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SENSORS SEE THE LIGHT Simple and intuitive to operate, new driving-assistance systems will eliminate blind spots, enhance night vision and provide advance warning of dangerous situations down the road. Page 46

BRAKING REVOLUTION The electronic wedge brake will be more effective, respond faster and require less space than today’s systems. Page 52

SAFETY FIRST Accident-free driving is possible. An interview with Hans-Georg Metzler, head of the Active Safety Laboratory at DaimlerChrysler. Page 55

MY CAR UNDERSTANDS ME Not only will drivers one day be able to talk to their vehicles, navigation systems will understand everyday speech and respond in kind. Page 56

WE’VE UPGRADED YOUR CAR Standards and modular software are setting the stage for rapid develop- ment of enhanced electronic systems in vehicles that will be robust, inex- pensive and upgradeable. Page 59

2 0 2 0 I t s t h e y e a r 2 0 2 0 . R o b e r t i s d r i v i n g his grandmother home in a car fitted with high-tech support systems, including a night vision display, a lane- change assistant and an emergency braking system. Important information is shown on the head-up display, and all systems are voice-activated. The display on the passenger side can access systems such as a smart home and the Internet.


October 2020. As Robert drives his grandmother home in the new family car, he proudly explains all the high-tech systems on board — ranging from the latest driving assistance technology to multimedia infotainment.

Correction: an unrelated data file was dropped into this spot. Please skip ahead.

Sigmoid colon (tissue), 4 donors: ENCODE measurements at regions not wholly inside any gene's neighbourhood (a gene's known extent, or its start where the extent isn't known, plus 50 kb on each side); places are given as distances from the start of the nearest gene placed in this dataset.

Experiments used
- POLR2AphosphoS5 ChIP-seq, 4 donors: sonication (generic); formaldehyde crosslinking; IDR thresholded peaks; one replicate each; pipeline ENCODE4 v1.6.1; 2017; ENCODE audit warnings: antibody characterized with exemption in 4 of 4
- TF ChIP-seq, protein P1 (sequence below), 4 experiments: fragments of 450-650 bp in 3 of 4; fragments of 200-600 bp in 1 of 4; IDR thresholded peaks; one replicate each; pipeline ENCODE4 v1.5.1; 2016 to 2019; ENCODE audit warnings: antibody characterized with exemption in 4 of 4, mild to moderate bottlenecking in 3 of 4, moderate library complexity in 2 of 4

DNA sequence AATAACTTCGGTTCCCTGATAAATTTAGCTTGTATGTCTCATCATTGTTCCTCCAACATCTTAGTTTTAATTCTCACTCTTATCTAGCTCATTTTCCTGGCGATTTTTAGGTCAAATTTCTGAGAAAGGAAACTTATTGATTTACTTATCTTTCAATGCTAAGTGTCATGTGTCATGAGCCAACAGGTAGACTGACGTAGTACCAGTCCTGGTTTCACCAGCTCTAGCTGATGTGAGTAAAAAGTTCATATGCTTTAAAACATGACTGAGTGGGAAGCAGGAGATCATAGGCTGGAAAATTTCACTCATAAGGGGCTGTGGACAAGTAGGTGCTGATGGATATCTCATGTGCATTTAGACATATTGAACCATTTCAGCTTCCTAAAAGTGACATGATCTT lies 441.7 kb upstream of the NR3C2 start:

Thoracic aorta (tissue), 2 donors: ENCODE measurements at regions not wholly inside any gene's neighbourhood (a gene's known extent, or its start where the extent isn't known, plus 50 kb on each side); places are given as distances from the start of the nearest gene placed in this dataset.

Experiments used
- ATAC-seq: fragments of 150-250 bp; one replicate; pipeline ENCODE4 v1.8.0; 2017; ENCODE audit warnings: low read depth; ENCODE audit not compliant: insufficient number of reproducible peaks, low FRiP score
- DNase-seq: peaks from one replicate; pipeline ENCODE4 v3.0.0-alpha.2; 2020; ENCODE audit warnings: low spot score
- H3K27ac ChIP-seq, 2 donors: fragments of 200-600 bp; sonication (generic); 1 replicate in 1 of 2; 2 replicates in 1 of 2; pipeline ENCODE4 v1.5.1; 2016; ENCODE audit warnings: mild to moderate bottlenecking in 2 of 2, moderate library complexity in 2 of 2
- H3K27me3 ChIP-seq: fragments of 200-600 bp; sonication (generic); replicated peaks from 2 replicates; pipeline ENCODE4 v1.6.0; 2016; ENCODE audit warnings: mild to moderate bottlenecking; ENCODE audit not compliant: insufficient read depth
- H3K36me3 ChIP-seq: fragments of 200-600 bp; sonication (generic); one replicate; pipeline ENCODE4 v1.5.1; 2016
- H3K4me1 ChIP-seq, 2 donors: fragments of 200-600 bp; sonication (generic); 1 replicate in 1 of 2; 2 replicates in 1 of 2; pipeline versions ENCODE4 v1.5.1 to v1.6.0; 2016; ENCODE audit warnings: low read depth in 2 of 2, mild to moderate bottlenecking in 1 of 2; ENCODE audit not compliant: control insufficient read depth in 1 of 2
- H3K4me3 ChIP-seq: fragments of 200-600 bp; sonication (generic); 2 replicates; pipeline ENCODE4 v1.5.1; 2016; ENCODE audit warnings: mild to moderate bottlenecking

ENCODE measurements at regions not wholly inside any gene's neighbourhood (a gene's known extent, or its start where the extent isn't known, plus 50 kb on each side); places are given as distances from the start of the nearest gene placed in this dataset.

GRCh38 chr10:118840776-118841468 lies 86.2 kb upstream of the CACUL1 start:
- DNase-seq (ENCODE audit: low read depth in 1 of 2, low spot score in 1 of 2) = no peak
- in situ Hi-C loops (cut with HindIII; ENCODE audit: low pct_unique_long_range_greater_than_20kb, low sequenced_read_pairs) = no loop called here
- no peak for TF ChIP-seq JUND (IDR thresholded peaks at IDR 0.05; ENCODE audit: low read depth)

W ill you drive grandma home?” asks Robert’s father after dinner. “You can take her in my car.” Robert beams. It’s been only two months since he passed his driver’s test, and his father has already offered him his new car. “Do you trust me behind the wheel?” he asks his grandma. “Don’t you worry. I’ve survived plenty of rough rides in my time!” replies the 82-year-old woman.

Once in the car, Robert makes himself comfortable behind the wheel. “Please fasten your seat belts,” an authoritative voice says, sounding like the pilot of a jumbo jet. His grandmother looks on in astonishment at the shimmering screen in front of her. “That’s an OLED display,” explains Robert. “It’s just plas- tic. But you can watch a movie on it or surf the net.” He presses a button to activate the

hybrid engine. “Won’t it start?” asks grandma, squinting at the silence. “Sure. It started just fine. But there’s nothing to hear. With this system — some kind of electro-hybrid — the diesel engine only kicks in later. And when I say diesel, I mean GTL diesel — you know, gas-to-liquid. It’s one of those super-clean designer fuels.” Robert switches on the navi- gation system. “Welcome to NavPal,” the cap-

Pictures of the Future | Fall 2005


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